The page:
Some things are not meant to fly…
I am aware most people dread the infant wail more than anything on a long-haul flight. So it was with great trepidation that we faced our first ever flight with the twins. And it wasn’t a short one either. No, this was a monster at 26 hours (with a four-hour layover).
The warning signs were there early when the placid twin was throwing uncharacteristic tantrums at the airport long before boarding.
The proximity to planes seemed to have transformed two well-behaved bubs into wailing demons. Four hours into the first flight and we’re at wit’s end. It’s been non-stop screaming – not just crying – and I’ve nearly exhausted my entire repertoire of tips and hints for babies on a plane. All without success.
I say nearly because there’s one thing we’re yet to try. I’m opposed to unnecessary medication so pre-flight the initial suggestion of Phenergen was dismissed (Phenergen is an antihistamine that makes 99% of children drowsy and/or very sleepy).
However leading up to the trip I’d had unexpected surgery which limited my ability to pick up the girls, so I reluctantly reconsidered only to reject it once more after a semi-conclusive test where the girls seemed to perk up a little instead of get drowsy.
But desperate times call for desperate measures and when you’re at the end of your tether you clutch at straws.
However it turns out that my wife’s “Let’s give them the Phenergen – it can’t be worse than this” ranks right up there with Hitler saying “It’s only Poland – who’ll notice?”.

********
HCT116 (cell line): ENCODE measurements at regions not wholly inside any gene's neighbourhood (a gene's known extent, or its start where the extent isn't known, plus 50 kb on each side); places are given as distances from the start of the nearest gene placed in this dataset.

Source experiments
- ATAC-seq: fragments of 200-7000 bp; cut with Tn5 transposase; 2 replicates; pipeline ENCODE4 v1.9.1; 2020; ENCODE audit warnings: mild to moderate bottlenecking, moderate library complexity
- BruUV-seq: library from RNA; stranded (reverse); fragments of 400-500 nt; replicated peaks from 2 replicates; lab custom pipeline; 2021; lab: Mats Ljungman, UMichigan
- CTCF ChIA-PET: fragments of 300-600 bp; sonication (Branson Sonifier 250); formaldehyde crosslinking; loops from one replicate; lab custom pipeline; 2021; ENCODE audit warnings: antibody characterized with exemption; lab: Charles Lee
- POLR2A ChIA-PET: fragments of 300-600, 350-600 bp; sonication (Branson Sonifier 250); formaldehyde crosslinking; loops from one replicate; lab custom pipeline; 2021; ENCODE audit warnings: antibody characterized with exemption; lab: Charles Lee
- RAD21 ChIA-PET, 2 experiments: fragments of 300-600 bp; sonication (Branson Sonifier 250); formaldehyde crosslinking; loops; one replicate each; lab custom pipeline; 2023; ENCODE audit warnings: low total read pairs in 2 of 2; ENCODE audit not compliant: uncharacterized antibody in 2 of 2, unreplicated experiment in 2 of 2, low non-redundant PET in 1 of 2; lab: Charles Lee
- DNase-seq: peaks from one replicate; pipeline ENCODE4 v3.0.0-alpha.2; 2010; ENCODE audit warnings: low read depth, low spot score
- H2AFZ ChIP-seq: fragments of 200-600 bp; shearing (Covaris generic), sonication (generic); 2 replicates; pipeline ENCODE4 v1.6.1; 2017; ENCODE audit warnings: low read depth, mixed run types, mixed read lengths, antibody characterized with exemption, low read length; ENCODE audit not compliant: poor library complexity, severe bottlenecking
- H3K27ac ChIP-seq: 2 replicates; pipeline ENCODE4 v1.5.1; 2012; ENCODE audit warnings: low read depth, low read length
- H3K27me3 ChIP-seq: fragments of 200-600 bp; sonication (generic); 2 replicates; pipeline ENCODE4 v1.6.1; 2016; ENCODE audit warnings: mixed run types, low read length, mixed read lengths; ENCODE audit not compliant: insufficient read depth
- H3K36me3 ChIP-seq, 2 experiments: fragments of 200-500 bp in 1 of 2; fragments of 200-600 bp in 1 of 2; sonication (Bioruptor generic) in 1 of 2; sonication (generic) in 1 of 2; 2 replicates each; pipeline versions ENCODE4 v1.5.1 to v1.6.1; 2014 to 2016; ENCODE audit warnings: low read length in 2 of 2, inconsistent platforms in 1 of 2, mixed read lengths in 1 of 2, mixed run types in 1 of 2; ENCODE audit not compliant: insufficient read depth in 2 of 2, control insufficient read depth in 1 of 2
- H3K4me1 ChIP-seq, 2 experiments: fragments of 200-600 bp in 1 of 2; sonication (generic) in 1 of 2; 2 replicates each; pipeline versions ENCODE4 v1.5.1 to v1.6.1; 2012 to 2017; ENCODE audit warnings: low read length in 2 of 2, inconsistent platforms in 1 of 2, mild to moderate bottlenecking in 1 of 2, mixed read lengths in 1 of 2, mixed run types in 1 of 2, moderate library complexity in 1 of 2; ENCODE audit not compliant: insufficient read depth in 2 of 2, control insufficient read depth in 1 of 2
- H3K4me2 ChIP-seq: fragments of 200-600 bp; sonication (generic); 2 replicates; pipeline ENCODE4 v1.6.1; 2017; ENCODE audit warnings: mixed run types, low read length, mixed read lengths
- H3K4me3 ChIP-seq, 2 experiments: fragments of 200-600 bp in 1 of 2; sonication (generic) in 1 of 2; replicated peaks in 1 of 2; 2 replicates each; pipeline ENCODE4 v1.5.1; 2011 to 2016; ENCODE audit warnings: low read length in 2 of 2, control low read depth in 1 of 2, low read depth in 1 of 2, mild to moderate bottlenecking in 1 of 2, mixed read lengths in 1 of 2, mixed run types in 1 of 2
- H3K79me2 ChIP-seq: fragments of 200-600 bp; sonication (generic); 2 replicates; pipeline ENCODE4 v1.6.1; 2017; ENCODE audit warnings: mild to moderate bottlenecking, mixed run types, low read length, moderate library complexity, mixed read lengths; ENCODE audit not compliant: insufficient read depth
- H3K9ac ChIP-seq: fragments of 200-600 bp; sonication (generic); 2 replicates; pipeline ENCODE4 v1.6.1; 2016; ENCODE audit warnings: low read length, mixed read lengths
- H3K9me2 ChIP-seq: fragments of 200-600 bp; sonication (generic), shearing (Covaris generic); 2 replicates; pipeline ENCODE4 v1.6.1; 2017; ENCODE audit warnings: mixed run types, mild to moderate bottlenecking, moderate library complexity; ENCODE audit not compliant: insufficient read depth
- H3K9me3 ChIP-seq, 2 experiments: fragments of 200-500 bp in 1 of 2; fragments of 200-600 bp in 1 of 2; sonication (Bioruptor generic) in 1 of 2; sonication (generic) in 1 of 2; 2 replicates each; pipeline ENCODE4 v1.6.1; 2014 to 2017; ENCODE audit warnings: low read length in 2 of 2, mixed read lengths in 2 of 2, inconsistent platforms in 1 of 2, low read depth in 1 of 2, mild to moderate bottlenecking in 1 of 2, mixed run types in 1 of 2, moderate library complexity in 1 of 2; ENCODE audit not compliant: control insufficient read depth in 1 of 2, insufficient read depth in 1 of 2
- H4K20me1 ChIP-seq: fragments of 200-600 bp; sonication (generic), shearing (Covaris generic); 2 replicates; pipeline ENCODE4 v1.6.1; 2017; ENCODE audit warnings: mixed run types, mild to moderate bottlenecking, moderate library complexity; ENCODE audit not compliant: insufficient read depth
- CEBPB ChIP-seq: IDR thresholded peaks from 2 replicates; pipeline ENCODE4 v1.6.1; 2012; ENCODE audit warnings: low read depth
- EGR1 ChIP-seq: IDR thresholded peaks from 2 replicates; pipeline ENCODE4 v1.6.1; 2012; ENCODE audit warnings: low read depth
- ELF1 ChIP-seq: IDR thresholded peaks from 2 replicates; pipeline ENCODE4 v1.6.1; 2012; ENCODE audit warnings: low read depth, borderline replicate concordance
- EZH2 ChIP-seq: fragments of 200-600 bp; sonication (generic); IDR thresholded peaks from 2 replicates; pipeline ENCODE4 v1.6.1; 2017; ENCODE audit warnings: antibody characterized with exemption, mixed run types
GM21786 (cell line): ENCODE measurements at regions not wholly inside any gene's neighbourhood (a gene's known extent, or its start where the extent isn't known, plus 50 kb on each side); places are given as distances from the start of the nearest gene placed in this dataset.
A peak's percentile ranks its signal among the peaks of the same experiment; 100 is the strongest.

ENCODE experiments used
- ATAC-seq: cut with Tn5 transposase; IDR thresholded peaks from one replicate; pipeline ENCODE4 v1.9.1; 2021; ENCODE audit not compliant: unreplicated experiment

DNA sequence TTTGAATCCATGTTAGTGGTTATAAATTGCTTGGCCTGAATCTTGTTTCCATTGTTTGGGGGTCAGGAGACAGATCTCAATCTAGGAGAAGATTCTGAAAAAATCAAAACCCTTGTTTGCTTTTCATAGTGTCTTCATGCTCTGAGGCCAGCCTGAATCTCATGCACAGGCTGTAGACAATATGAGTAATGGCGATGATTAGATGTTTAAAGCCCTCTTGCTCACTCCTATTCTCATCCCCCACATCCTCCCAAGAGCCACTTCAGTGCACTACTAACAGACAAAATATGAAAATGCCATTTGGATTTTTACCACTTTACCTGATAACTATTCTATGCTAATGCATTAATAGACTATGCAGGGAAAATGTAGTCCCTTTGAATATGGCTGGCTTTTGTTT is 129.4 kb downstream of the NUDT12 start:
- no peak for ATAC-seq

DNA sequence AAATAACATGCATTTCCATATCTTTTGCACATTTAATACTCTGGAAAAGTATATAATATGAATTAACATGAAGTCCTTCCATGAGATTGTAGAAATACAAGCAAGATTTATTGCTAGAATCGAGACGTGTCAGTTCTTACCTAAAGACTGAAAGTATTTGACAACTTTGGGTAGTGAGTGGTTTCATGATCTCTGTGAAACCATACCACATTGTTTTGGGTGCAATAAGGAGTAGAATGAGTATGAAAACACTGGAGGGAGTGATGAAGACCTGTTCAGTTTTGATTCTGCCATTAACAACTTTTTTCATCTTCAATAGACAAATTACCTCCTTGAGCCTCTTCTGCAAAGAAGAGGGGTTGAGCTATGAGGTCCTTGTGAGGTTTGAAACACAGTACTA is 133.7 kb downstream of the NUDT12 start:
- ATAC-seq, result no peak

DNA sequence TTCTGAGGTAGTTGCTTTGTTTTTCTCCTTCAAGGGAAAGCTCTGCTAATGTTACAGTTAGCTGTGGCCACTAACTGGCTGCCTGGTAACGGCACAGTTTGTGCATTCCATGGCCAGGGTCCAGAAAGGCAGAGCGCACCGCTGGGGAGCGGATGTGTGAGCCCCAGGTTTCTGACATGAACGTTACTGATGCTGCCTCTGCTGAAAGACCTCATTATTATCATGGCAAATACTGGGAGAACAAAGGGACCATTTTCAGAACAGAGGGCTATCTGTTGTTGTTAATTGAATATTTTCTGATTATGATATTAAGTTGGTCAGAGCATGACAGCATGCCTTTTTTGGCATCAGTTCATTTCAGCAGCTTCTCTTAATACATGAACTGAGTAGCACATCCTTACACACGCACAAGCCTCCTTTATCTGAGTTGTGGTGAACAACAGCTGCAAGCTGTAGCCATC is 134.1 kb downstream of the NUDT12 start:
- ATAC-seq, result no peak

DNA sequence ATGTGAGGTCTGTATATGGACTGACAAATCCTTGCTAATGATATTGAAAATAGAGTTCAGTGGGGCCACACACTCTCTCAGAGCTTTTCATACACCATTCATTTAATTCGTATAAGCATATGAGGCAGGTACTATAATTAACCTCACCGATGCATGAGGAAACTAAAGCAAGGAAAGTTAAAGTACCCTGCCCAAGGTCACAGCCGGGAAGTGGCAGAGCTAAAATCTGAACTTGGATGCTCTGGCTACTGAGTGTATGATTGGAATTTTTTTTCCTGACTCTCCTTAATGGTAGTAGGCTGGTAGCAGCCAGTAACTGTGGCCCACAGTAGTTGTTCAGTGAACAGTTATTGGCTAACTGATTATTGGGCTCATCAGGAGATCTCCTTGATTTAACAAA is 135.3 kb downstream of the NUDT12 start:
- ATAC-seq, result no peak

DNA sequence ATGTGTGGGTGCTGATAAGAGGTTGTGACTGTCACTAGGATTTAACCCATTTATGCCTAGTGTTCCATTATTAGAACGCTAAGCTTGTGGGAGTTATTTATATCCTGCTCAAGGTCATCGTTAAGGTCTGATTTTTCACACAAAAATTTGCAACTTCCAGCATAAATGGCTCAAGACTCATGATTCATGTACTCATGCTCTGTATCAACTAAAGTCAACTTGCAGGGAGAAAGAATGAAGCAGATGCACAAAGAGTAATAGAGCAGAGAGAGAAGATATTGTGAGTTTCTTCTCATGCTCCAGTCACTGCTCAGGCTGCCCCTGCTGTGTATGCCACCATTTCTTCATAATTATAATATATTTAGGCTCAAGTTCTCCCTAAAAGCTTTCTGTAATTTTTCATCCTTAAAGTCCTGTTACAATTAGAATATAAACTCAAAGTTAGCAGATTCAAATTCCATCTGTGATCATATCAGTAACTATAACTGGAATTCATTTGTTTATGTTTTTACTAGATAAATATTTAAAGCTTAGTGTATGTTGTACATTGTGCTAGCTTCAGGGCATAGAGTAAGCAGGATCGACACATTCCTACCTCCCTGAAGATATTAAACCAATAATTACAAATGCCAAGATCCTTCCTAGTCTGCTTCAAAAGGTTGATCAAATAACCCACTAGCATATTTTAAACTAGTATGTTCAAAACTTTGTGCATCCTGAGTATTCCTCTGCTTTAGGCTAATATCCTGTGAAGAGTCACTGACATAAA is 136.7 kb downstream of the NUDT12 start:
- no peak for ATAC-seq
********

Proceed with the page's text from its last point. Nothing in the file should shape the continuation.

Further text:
What’s worse than angry, screaming twins on a plane? Giving them hyped-up super powers and lots of energy. Yes, our girls are in that small minority that react the OTHER way to Phenergen.
Both of them.
After 30 minutes of joyful bliss they went into hyper-drive and screamed for another four hours all the way to Bangkok. Even worse screaming than before and our frayed nerves went to shredded.
Thankfully no Air Marshall arrested us and the plane somehow resisted the girls’ demonic energy. I’m even more thankful of the fact there were ten other babies on board, so despite feeling like everyone was hating us, realistically the pain was shared around.
At the end of the flight I was sitting rocking one of the girls, singing and studiously keeping my head low. If I can’t see them they can’t see me right?
But then something wonderful happened. An English businessmen – who had a seat in the same row a few seats away and who was one of the many whose eyes I’d been trying to avoid – came over as he was disembarking, tapped me on the shoulder, smiled and simply said “you did really well”.
I had spent most of the flight on the floor on the floor rocking backwards and forwards singing to at least one upset baby (feeling like I was going to end up in a padded cell still rocking and singing but to myself) but an understanding smile and a few words lifted the cloud of pressure.
And for a moment I managed to forget that this was only the first leg…